Succession of Agnes Wylonda Johnson Carroll (Affirmed)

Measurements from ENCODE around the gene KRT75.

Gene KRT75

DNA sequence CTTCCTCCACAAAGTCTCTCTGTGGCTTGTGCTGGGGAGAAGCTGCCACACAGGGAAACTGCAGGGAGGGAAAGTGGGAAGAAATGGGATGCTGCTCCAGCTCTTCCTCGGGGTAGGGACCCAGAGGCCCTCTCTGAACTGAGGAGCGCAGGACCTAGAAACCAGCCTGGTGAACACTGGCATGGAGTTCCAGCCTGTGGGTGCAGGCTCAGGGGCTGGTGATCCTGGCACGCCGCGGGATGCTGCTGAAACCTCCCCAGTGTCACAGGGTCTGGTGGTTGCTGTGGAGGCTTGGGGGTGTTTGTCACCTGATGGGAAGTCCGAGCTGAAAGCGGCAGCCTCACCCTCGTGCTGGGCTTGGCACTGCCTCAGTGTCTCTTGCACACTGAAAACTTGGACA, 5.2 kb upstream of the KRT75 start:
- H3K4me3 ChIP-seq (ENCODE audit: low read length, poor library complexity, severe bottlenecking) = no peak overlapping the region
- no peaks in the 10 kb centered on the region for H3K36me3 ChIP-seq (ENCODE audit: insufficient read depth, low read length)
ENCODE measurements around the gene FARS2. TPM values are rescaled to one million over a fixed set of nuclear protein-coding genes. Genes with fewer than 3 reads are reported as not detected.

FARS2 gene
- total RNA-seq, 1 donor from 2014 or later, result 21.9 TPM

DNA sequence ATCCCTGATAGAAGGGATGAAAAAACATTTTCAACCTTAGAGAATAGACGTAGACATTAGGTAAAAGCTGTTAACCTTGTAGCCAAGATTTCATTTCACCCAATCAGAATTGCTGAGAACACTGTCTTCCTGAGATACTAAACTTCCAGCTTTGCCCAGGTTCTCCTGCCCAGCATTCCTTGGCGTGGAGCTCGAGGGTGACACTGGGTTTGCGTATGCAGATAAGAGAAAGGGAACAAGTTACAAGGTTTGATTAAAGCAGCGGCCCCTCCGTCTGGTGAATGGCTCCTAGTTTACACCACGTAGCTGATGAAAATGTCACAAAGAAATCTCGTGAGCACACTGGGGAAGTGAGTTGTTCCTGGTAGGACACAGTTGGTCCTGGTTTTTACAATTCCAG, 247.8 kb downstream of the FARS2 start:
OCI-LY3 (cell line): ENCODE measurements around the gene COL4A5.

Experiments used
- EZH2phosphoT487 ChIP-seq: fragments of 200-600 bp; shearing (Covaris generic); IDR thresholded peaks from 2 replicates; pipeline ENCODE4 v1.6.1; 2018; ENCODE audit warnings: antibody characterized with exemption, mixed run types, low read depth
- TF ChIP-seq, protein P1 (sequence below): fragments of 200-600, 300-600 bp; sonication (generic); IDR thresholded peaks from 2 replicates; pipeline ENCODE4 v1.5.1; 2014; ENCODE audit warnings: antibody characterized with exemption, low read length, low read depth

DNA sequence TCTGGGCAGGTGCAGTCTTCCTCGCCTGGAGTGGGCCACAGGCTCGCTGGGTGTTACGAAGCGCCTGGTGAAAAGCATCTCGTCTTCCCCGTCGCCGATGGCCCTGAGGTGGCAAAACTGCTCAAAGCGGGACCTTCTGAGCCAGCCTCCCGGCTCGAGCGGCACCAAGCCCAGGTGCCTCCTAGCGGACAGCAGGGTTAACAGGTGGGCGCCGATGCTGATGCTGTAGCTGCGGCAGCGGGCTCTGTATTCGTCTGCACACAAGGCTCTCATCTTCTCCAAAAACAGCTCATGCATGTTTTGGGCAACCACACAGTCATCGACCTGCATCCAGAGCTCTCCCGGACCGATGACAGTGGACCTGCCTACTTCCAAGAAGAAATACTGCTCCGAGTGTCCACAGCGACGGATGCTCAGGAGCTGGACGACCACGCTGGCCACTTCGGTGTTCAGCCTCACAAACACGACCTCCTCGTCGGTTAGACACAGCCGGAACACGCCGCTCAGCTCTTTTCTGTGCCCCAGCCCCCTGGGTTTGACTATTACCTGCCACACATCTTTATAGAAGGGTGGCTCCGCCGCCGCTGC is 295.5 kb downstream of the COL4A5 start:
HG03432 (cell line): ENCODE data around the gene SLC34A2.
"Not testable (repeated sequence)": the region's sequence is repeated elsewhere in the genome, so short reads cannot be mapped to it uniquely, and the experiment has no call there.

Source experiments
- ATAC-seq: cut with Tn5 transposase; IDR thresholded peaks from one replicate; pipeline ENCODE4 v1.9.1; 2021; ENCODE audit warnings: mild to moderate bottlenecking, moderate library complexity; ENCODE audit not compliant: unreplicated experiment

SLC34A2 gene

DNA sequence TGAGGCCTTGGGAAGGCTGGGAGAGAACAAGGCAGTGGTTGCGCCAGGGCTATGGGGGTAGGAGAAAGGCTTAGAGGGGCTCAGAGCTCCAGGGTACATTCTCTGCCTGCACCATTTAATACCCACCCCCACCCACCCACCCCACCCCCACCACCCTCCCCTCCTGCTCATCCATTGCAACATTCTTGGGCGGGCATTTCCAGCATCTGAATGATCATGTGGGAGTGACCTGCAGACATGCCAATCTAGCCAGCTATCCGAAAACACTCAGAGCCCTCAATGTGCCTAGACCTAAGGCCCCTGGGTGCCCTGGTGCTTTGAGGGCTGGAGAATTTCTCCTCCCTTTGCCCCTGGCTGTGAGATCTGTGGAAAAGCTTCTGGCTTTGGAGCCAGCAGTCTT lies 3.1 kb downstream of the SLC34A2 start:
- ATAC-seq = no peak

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Judgment rendered July 20, 2011. Application for rehearing may be filed within the delay allowed by Art. 2166, La. C.C.P. NO. 46,327-CA COURT OF APPEAL SECOND CIRCUIT STATE OF LOUISIANA ****** SUCCESSION OF AGNES WYLONDA JOHNSON CARROLL ****** Appealed from the Third Judicial District Court for the Parish of Union, Louisiana Trial Court No. 2008-9408 Honorable Jimmy W. Wiley, Judge Ad Hoc ****** SEDRIC E. BANKS Counsel for Appellants, Thomas Cruse and Donna Cruse Cagel DONALD L. KNEIPP Counsel for Appellees, Ethyl Joyce Cruse Hornsby, Gary Maxwell Roark and AWC, LLC SAMUEL W. CAVERLEE SCOTT L. ZIMMER Counsel for Appellee, Bruce Edward Hampton ****** Before WILLIAMS, PEATROSS and DREW, JJ. WILLIAMS, J. Plaintiffs, Thomas B. Cruse, Jr. and Donna Cruse Cagle, appeal the district court s rulings sustaining defendant s dilatory exception of improper cumulation of actions and peremptory exception of no cause of action. They also appeal the district court s grant of a special motion to strike in favor of defendant, Bruce E. Hampton. For the following reasons, we affirm. FACTS Agnes Wylonda Carroll ( the decedent ) and Travis Carroll were married for more than 33 years. No children were born during their marriage; however both Travis and the decedent had children from prior marriages. On July 17, 2003, Travis Carroll died intestate; the decedent died testate on January 2, 2008. This dispute involves the decedent s three surviving adult children, Thomas B. Cruse, Jr. ( Thomas ), Donna Cruse Cagle ( Donna ) and Ethyl Joyce Hornsby ( Ethyl ). Ethyl s son, Gary Roark ( Gary ) and Bruce E. Hampton, an attorney, are also involved in this dispute. On July 21, 2003, the decedent executed a durable power of attorney, naming Ethyl and Gary as her mandataries. The document also named Ethyl as executrix of Travis Carroll s succession. On May 18, 2006, a Judgment of Possession was rendered in Travis Carroll s succession, placing his children ( the stepchildren ) in possession of his interest in the community property, subject to the decedent s usufruct. On November 8, 2006, Ethyl and Gary organized AWC, L.L.C. ( AWC ) in the state of Arkansas; Ethyl and Gary were the sole members of the company. Subsequently, acting on the decedent s behalf, Ethyl and Gary purchased the stepchildren s interests in the family home and other income producing assets.1 The decedent then sold most of her remaining assets to AWC. In January 2007, the decedent was hospitalized in Arkansas. While there, she executed a will ( the Arkansas will ), in which she bequeathed virtually all of her estate to Ethyl, to the exclusion of Thomas and Donna. The Arkansas will was drafted by Robert Dawkins, an attorney practicing in Arkansas. Soon thereafter, the decedent returned to Louisiana and retained the services of defendant, Bruce Hampton, an attorney practicing law primarily in Union Parish. On behalf of the decedent, Hampton prepared an act of donation, wherein the decedent transferred ownership of certain property, including her interest in the family home, to Ethyl. Hampton also drafted a cash sale deed, conveying one acre of land and a home/workshop to Gary. Several weeks later, the decedent and Ethyl asked Hampton to determine whether the Arkansas will would be valid in Louisiana. Hampton was uncertain about whether the will would meet Louisiana s statutory requirements. Therefore, he drafted a revised will ( the Louisiana will ), which essentially mirrored the terms of the Arkansas will. In the Louisiana will, the decedent made certain special legacies, by which she bequeathed certain pieces of jewelry to Donna, Ethyl and her granddaughter. Additionally, just as the Arkansas will, the Louisiana will made Ethyl the 1 According to plaintiffs, the decedent and Travis Carroll owned substantial community property, including a home, oil royalties, stocks and commercial leases. 2 universal legatee of the remainder of the decedent s estate. The will contained the following statement, This bequest to [Ethyl] is due to her dedicated care and attention given to me[,] and for her having given up her job and income to do so. On April 27, 2007, Hampton and the decedent met to review the terms of the Louisiana will. The decedent affirmed that the Louisiana will expressed her desire concerning her property. She informed Hampton that it was not her desire to bequeath any of her property to Thomas and Donna. She also informed Hampton that all of her children were over the age of 24 and were not permanently incapable of caring for themselves. At the hearing on the exceptions, Hampton testified that the decedent was competent at the time the will was prepared and executed, and she was able to answer questions appropriately. Additionally, Hampton presented a letter from a physician which stated that the decedent was mentally capable of making business decisions and executing a will. The decedent died almost a year later, on January 3, 2008. Subsequently, Ethyl, who had been named executrix of the decedent s estate, retained Hampton to probate the will. On August 7, 2008, Hampton filed the necessary pleadings and documents to probate the will. A judgment of possession was rendered on August 1, 2008, recognizing Ethyl as the universal legatee in accordance to the provisions of the decedent s will. On November 22, 2008, Thomas and Donna filed a pleading entitled Petition to Annul and/or Declare Invalid Probated Testament of Agnes 3 Wylonda Johnson Carroll and Action to Annul and/or Rescind Real Estate Transactions and Recover All Damages and Attorney s Fees Due on Account of Fraud. Ethyl, Gary and AWC were named as defendants. On November 4, 2009, plaintiffs amended their petition, adding as defendants Dawkins, the attorney who prepared the Arkansas will, and Hampton, the attorney who prepared the Louisiana will. Plaintiffs alleged, inter alia, that Hampton and Dawkins (1) engaged in and concealed a scheme to use [the] court in order to defraud each plaintiff and to intentionally bring about a result which each and both [attorneys] knew wrongfully invaded the interests of plaintiffs in a manner prohibited by [the] laws of forced heirship; (2) acted separately and in concert, to aid and assist [Ethyl and Gary] in order to convert and/or conceal certain property interests and succession rights which [all defendants] knew rightfully belonged to plaintiffs as forced heirs of [the decedent]; and (3) failed to communicate with plaintiffs with regard to their dealings with the decedent, Ethyl and Gary.2 Hampton filed a peremptory exception of no cause of action and a dilatory exception of improper cumulation of actions. Thereafter, Hampton filed a special motion to strike the allegations contained in the amended petition. The district court sustained the exception of improper cumulation, noting that the original petition sought to have the will and act of donation nullified, and the amended petition contained tort allegations, i.e., fraud. 2 Dawkins filed exceptions of improper venue, no cause of action and prematurity. The district court sustained the exceptions and dismissed Dawkins from these proceedings. Plaintiffs did not appeal that judgment, and Dawkins is not a party to this appeal. 4 The court stated, The actions cumulated by the First Amending and Supplemental Petition are not mutually consistent with the original petition and do not employ the same sort of procedure as the original petition. 3 The court also sustained the peremptory exception of no cause of action and granted the special motion to strike. The court stated: The plaintiffs are non-clients of [Hampton] and there are no allegations that [Hampton] acted with specific malice or intent personally to inflict direct harm upon them. [Hampton] has no legal duty to a person intentionally left out of a testament by a testator. *** [T]he attorney does not owe a legal duty to contact nonclients when acting [on] his clients behalf. The court awarded Hampton $7,500 in attorney s fees. Plaintiffs appeal.4 DISCUSSION Exception of Improper Cumulation of Actions Plaintiffs contend the district court erred in sustaining the dilatory exception of improper cumulation of actions. They argue that the actions were properly cumulated because both the original petition and the amended petition contained allegations of fraud and included demands for damages. Plaintiffs also argue that the named defendants were co-conspirators in a fraudulent scheme, and therefore, a community of interests is clear. LSA-C.C.P. art. 463 provides, in pertinent part: Two or more parties may be joined in the same suit, 3 The court ordered plaintiffs as follows: to withdraw or amend the first amending . . . petition to remove the tort claims against [Hampton] within [30] days . . . or said petition will be dismissed for noncompliance with this order. 4 The claims against Ethyl and Gary are not at issue in this appeal. 5 either as plaintiffs or as defendants, if: (1) There is a community of interest between the parties joined; (2) Each of the actions cumulated is within the jurisdiction of the court and is brought in the proper venue; and (3) All of the actions cumulated are mutually consistent and employ the same form of procedure. *** (Emphasis added). A suit to annul a probated testament shall be tried as a summary proceeding. LSA-C.C.P. art. 2931 and 2592.5 A tort action must be brought by petition as an ordinary proceeding. See, LSA-C.C.P. art. 851 and 852. In the instant case, plaintiffs sought to join their suit to annul the probated testament, which must be brought by summary proceeding, with their suit for damages, which must be brought by an ordinary proceeding. Such cumulation of actions is improper under Article 463, and the district court properly sustained Hampton s exception of improper cumulation of 5 LSA-C.C.P. art. 2931 provides: A probated testament may be annulled only by a direct action brought in the succession proceeding against the legatees, the residuary heir, if any, and the executor, if he has not been discharged. The action shall be tried as a summary proceeding. (Emphasis added). LSA-C.C.P. art. 2592 provides, in pertinent part: Summary proceedings may be used for trial or disposition of the following matters only: *** (9) An action to annul a probated testament under Article 2931. *** 6 actions. This assignment lacks merit. Exception of No Cause of Action Plaintiffs also contend the district court erred in sustaining the exception of no cause of action. Plaintiffs argue that Hampton engaged in and concealed a scheme to defraud plaintiffs and to intentionally invade their interests; therefore, the exception should have been denied. In City of New Orleans v. Board of Directors of Louisiana State Museum, 98-1170 (La. 3/2/99), 739 So.2d 748, the Louisiana Supreme Court explained the exception of no cause of action and the standard of appellate review of the lower court s decision on such an exception. The court stated: The purpose of the peremptory exception of no cause of action is to determine the sufficiency in law of the petition. The burden of showing that the plaintiff has stated no cause of action is upon the exceptor. The public policy behind the burden is to afford the party his day in court to present his evidence[.] The exception is triable on the face of the [petition], and for the purpose of determining the issues raised by the exception, the court must presume that all well-pleaded facts in the petition are true. All reasonable inferences are made in favor of the nonmoving party in determining whether the law affords any remedy to the plaintiff[.] A court of appeal reviews de novo a lower court s ruling sustaining an exception of no cause of action because the exception raises a question of law and because the lower court s decision is generally based only on the sufficiency of the petition[.] The question is whether, in the light most favorable to the plaintiff, the petition states any valid cause of action for relief[.] Id. at 755-56 (internal citations omitted); see also LSA-C.C.P. art. 934. An exception of no cause of action is likely to be granted only in the unusual case in which the plaintiff includes allegations that show on the 7 face of the petition that there is some insurmountable bar to relief. Thus, dismissal is justified only when the allegations of the petition itself clearly show that the plaintiff does not have a cause of action, or when its allegations show the existence of an affirmative defense that appears clearly on the face of the pleading. City of New Orleans v. Board of Com rs of Orleans Levee Dist., 93-0690 (La. 7/5/94), 640 So.2d 237 (emphasis added); Rogers v. Ash Grove Cement Co., 94,394 (La.App. 2d Cir. 11/2/01), 799 so.2d 841, writ denied, 2001-3187 (La. 2/8/02), 808 So.2d 351. A court appropriately sustains the peremptory exception of no cause of action only when, conceding the correctness of the well-pleaded facts, the plaintiff has not stated a claim for which he can receive legal remedy under the applicable substantive law. Id. An attorney s paramount duty is, and must be, to his client. Scheffler v. Adams & Reese, LLP, 2006-1774 (La. 2/22/07), 950 So.2d 641. An attorney does not owe a legal duty to his client s adversary when acting on his client s behalf. Id.; Montalvo v. Sondes, 93-2813 (La. 5/23/94), 637 So.2d 127. However, an attorney may be held personally accountable for his intentional tortious conduct under the broad ambit of LSA-C.C. art. 2315. See, Montalvo, supra; Penalber v. Blount, 550 So.2d 577 (La. 1989). A litigant who wishes to sue his adversary s attorney must show that the attorney acted with a specific malice or intent to personally inflict direct harm upon his client s adversary and with full knowledge that his conduct would cause such harm. Montalvo, supra; Penalber, supra. Having reviewed plaintiffs amended petition, we find that it fails to 8 allege facts sufficient to state a cause of action in intentional tort. Plaintiffs essentially alleged that Hampton conspired with Ethyl and Gary, and participated in a scheme with the intent to defraud plaintiffs of their rightful inheritance. Plaintiffs also alleged that Hampton failed to communicate with them to inform them, as possible forced heirs, regarding the testament and probate proceedings. It is undisputed that plaintiffs are not, and never have been, Hampton s clients. The petition alleged that Hampton was retained by the decedent to draft a testament and to assist with other transactions related to property owned by the decedent. Plaintiffs further alleged that, following the decedent s death, Hampton was retained by Ethyl to initiate probate proceedings. Thus, Hampton owed a duty to his clients, the decedent and Ethyl. Plaintiffs also alleged that Hampton failed to notify the court that plaintiffs were possible forced heirs; however, there are no specific allegations that Hampton acted with malice or in bad faith with the intent to cause direct harm to plaintiffs. The failure to notify the court of the existence of forced heirs may possibly constitute a violation of the rules of professional conduct; however, such allegations are not sufficient to give rise to intentional tortious conduct. The mere fact that plaintiffs were disinherited by their mother does not give rise to a cause of action against the attorney who drafted the will and/or initiated the probate proceedings. Accordingly, we find that the district court did not err in sustaining the exception of no cause of action. This assignment lacks merit. 9 Special Motion to Strike Plaintiffs contend the district court erred in granting defendant Hampton s special motion to strike and dismissing their tort claims against him. Plaintiffs argue that, in granting the motion, the court misinterpreted and misapplied LSA-C.C.P. art. 971. In response to plaintiffs allegations against him, Hampton filed a special motion to strike, seeking to strike all of the plaintiffs first amending and supplemental petition in its entirety against Hampton. Hampton alleged that plaintiffs claims were without merit and are in response to his exercise of the constitutional right of petition or free speech. Hampton also requested reasonable attorney s fees and costs incurred in the prosecution of [the] motion. The district court granted Hampton s motion and dismissed all tort actions, claims and demands of [plaintiffs] against [Hampton]. The court further awarded Hampton attorney s fees in the amount of $7,500 and court costs. The special motion to strike is governed by LSA-C.C.P. art. 971, which provides, in pertinent part: (1) A cause of action against a person arising from any act of that person in furtherance of the person s right of petition or free speech under the United States or Louisiana Constitution in connection with a public issue shall be subject to a special motion to strike, unless the court determines that the plaintiff has established a probability of success on the claim. (2) In making its determination, the court shall consider the pleadings and supporting and opposing affidavits stating the facts upon which the liability or defense is based. *** F. As used in this Article, the following terms shall have 10 the meanings ascribed to them below, unless the context clearly indicates otherwise: (1) Act in furtherance of a person s right of petition or free speech under the United States or Louisiana Constitution in connection with a public issue includes but is not limited to: (a) Any written or oral statement or writing made before a legislative, executive, or judicial proceeding, or any other official proceeding authorized by law. (b) Any written or oral statement or writing made in connection with an issue under consideration or review by a legislative, executive, or judicial body, or any other official body authorized by law. (c) Any written or oral statement or writing made in a place open to the public or a public forum in connection with an issue of public interest. (d) Any other conduct in furtherance of the exercise of the constitutional right of petition or the constitutional right of free speech in connection with a public issue or an issue of public interest. (2) Petition includes either a petition or a reconventional demand. (3) Plaintiff includes either a plaintiff or petitioner in a principal action or a plaintiff or petitioner in reconvention. (4) Defendant includes either a defendant or respondent in a principal action or a defendant or respondent in reconvention. The Louisiana legislature enacted LSA-C.C.P. art. 971 to screen out meritless claims pursued to chill one s constitutional rights under the First Amendment of the United States Constitution to freedom of speech and press. Melius v. Keiffer, 2007-0789 (La.App. 4th Cir. 3/12/08), 980 So.2d 167, 170, writ not considered, 2008-1039 (La. 8/29/08), 989 So.2d 90, 11 quoting Lee v. Pennington, 2002-0381 (La.App. 4th Cir. 10/16/02), 830 So.2d 1037, 1041. The party filing the motion to strike bears the initial burden of proving that the cause of action arises from an act in the exercise of his right of free speech regarding a public issue. Melius, supra; Thinkstream, Inc. v. Rubin, 2006-1595 (La. App. 1st Cir. 9/26/07), 971 So.2d 1092, writ denied, 2007-2113 (La. 1/7/08), 973 So.2d 730, citing Aymond v. Dupree, 2005-1248 (La.App. 3d Cir. 4/12/06), 928 So.2d 721, writ denied, 2006-1729 (La. 10/6/06), 938 So.2d 85. Once this is proven, the plaintiff must then demonstrate a probability of success on the claim. Id. The granting of a special motion to strike presents a question of law. Thinkstream, Inc., supra. Questions of law are reviewed de novo, with the judgment rendered on the record, without deference to the legal conclusions of the tribunals below. Holly & Smith Architects, Inc. v. St. Helena Congregate Facility, Inc., 2006-0582 (La. 11/29/06), 943 So.2d 1037, 1045, citing Louisiana Municipal Association v. State, 2004-0227 (La. 1/19/05), 893 So.2d 809, 836. In Thinkstream, Inc., supra, the plaintiffs sued a law firm and three of its attorneys alleging that the plaintiffs suffered damages as a result of actions taken by the law firm in defending a client in litigation against the plaintiffs. Plaintiffs alleged, inter alia, that the law firm had made defamatory statements in an appeal filed with the Commissioner of Administration. In response, the law firm filed a special motion to strike. The trial court granted the motion, and the court of appeal affirmed, stating: [I]t is undisputed that the cause of action against [the law firm] arose from an act by [the law firm] in furtherance 12 of the right of petition or free speech, as the defendants made the allegedly defamatory statements in the original appeal they filed with the Commissioner on behalf of [its client]. As such, the allegedly defamatory comments were written statements made in connection with an issue under consideration or review by an executive or a judicial body, or any other official body authorized by law. See LSA-C.C.P. art. 971(F)(1)(b). 971 So.2d at1100-1101. We first address plaintiffs argument that Article 971 applies only to defamation claims and actions involving free speech. We find no merit in this contention. The express language of the article clearly establishes that it applies to [a] cause of action against a person arising from any act of that person in furtherance of the person s right of petition or free speech[.] LSA-C.C.P. art. 971(A)(1). (Emphasis added). Additionally, the legislature has expressed its intent that the article be construed broadly. See, Section 2 of Acts 1999, No. 734; Darden v. Smith, 2003-1144 (La.App. 3d Cir. 6/30/04), 879 So.2d 390, writ denied, 2004-1955 (La. 11/15/04), 887 So.2d 480. In the instant case, plaintiffs amended petition contain numerous allegations against Hampton, arising from actions undertaken and pleadings filed in court on behalf of his clients. As such, the actions taken by Hampton constituted written statements made before a . . . judicial proceeding, or any other official proceeding authorized by law. See, LSAC.C.P. art. 971(F)(1)(a). We find that Hampton met his burden of proving that plaintiff s cause of action arose from acts he undertook in the exercise of his right of free speech or petition. Thus, the burden shifted to plaintiffs to demonstrate a probability of success on their claims. The record in this 13 case supports the district court s finding that plaintiffs were unable to meet their burden. Further, we do not find any merit in plaintiffs argument that the district court erred in awarding Hampton attorney s fees. The district court correctly followed LSA-C.C.P. art. 971(B), which provides: In any action subject to Paragraph A of this Article, a prevailing party on a special motion to strike shall be awarded reasonable attorney fees and costs. (Emphasis added). This assignment lacks merit. CONCLUSION For the foregoing reasons, we affirm the district court s rulings sustaining defendant s dilatory exception of improper cumulation of action and peremptory exception of no cause of action. The district court s grant of the special motion to strike in favor of defendant, Bruce E. Hampton, is also affirmed. Costs of the appeal are assessed to plaintiffs, Thomas B. Cruse, Jr. and Donna Cruse Cagle. AFFIRMED. 14